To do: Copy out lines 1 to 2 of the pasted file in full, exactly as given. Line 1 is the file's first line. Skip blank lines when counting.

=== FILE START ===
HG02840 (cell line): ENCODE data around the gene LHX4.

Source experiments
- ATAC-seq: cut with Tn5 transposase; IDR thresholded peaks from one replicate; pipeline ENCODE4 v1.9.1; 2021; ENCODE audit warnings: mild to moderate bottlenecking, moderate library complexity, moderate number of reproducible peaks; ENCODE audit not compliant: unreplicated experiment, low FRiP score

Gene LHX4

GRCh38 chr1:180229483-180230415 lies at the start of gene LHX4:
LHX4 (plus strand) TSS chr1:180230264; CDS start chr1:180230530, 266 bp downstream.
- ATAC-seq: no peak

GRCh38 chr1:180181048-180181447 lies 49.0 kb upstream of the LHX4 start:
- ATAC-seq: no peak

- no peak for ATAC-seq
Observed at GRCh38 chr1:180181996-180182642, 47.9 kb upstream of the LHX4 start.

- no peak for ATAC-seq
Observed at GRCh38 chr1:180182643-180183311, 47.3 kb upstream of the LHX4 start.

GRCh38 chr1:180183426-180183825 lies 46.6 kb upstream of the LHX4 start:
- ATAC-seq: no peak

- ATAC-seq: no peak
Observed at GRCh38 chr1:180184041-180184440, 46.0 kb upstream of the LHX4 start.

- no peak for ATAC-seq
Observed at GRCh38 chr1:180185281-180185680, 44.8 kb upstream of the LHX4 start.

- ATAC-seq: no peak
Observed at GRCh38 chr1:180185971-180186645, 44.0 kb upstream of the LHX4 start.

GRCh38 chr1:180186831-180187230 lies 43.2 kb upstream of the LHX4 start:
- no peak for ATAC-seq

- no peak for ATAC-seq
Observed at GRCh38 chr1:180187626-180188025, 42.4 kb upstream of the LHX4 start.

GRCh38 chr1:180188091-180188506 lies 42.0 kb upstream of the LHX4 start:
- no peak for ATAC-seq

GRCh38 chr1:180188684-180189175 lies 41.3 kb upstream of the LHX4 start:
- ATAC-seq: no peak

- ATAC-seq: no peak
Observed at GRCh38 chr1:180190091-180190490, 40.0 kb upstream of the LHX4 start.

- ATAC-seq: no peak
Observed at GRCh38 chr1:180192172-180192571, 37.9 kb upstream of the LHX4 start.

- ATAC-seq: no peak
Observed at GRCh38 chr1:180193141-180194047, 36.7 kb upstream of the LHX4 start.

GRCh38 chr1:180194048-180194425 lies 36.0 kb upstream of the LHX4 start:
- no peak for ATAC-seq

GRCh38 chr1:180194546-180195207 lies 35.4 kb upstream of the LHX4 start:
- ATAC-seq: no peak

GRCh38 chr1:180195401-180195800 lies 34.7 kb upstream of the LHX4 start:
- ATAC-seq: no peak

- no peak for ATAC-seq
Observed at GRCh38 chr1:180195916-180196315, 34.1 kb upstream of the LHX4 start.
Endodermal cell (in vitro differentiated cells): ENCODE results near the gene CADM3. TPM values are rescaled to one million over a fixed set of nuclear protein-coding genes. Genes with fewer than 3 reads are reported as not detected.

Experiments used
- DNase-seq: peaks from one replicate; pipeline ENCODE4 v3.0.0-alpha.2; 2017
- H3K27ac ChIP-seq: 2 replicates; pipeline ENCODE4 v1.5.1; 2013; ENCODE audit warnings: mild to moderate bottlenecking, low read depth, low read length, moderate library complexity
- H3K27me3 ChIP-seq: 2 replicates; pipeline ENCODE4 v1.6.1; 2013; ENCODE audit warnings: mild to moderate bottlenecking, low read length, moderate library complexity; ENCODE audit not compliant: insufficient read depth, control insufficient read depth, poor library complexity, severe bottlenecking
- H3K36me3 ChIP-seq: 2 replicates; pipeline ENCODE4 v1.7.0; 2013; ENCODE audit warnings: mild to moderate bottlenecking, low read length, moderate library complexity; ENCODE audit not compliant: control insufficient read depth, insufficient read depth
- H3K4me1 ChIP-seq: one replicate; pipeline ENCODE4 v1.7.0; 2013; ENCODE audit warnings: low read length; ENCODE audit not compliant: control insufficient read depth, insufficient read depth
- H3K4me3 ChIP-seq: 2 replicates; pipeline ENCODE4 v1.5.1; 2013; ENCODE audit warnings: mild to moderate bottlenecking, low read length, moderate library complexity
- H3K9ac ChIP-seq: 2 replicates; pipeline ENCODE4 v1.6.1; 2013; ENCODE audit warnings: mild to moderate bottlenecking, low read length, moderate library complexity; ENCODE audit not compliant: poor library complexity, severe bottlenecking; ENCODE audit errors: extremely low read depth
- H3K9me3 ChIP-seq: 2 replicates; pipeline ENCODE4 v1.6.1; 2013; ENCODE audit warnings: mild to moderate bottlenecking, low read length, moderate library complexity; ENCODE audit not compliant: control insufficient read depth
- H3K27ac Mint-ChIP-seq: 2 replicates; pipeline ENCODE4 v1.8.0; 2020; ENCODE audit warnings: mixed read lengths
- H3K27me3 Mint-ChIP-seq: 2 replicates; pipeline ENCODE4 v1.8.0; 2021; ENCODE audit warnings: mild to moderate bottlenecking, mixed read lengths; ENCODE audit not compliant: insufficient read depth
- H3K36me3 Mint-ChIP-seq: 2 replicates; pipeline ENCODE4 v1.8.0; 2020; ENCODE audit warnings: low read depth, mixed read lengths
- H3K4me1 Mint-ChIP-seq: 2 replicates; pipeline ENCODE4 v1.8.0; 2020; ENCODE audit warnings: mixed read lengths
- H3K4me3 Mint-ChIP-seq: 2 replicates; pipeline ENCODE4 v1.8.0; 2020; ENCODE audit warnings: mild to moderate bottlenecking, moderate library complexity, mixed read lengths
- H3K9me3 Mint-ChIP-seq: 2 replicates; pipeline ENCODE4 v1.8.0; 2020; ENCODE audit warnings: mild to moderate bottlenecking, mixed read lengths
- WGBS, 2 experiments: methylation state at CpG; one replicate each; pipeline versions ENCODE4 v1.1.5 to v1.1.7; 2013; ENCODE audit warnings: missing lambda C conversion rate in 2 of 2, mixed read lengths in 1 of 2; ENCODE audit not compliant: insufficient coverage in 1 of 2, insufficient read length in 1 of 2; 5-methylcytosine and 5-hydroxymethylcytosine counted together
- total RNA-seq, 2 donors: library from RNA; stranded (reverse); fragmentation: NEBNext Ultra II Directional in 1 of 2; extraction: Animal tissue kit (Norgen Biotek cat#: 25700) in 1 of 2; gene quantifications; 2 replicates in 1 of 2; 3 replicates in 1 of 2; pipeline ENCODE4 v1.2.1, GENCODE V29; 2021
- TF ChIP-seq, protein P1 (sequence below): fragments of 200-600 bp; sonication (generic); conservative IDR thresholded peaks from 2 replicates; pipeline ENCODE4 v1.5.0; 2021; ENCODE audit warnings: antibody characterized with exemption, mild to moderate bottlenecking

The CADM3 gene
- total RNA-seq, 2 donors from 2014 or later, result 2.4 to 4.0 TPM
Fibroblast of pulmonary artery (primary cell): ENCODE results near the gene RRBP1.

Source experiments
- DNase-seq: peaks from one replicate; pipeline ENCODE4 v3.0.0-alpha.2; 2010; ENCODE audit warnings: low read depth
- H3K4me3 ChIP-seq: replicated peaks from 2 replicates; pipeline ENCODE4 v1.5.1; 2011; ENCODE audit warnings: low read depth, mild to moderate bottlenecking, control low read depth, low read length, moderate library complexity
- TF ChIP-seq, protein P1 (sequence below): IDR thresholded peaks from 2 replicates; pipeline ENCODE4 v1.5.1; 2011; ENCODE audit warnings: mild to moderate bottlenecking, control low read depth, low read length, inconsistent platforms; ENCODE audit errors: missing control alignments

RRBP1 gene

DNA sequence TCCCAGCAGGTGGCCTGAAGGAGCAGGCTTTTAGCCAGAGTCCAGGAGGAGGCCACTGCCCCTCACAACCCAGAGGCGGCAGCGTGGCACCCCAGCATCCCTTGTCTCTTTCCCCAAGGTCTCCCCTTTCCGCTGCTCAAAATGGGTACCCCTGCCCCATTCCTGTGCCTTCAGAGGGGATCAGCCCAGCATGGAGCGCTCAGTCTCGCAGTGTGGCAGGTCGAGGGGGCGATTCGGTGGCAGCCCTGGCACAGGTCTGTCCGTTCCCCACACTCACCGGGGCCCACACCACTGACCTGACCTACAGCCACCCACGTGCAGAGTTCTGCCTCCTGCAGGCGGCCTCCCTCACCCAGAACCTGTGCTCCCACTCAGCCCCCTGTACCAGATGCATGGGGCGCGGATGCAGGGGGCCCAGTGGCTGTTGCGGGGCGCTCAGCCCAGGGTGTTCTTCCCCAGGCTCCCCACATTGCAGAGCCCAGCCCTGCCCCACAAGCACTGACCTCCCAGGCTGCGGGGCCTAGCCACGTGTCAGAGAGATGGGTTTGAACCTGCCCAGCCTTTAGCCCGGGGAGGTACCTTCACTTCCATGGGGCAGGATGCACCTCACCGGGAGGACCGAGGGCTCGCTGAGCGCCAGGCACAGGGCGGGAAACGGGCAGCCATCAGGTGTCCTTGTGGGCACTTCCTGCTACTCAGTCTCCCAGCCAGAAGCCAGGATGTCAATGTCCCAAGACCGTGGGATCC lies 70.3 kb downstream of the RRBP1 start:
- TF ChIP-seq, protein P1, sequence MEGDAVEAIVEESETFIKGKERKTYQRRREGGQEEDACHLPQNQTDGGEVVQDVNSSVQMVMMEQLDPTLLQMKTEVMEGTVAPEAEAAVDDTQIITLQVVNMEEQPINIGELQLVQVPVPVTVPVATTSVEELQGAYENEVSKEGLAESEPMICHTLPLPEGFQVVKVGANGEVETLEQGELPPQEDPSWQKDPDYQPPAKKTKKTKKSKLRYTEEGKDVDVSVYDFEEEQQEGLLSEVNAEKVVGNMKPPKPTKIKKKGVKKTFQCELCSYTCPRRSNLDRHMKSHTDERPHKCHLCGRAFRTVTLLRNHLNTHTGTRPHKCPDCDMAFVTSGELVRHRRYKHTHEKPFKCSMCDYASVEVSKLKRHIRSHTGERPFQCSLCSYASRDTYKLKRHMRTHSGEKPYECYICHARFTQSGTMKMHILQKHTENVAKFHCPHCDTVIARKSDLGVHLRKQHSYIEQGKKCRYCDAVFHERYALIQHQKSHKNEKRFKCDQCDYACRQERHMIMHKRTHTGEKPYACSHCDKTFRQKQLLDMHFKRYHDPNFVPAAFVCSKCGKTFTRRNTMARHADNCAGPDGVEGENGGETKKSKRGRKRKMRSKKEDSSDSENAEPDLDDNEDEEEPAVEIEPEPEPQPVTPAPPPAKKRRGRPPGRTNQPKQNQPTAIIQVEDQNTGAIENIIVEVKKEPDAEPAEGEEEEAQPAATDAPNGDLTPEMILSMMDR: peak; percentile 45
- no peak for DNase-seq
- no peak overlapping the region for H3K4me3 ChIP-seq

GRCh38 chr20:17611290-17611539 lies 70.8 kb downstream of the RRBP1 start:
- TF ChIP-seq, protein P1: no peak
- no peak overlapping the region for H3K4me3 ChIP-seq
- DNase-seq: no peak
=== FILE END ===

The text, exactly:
HG02840 (cell line): ENCODE data around the gene LHX4.

Source experiments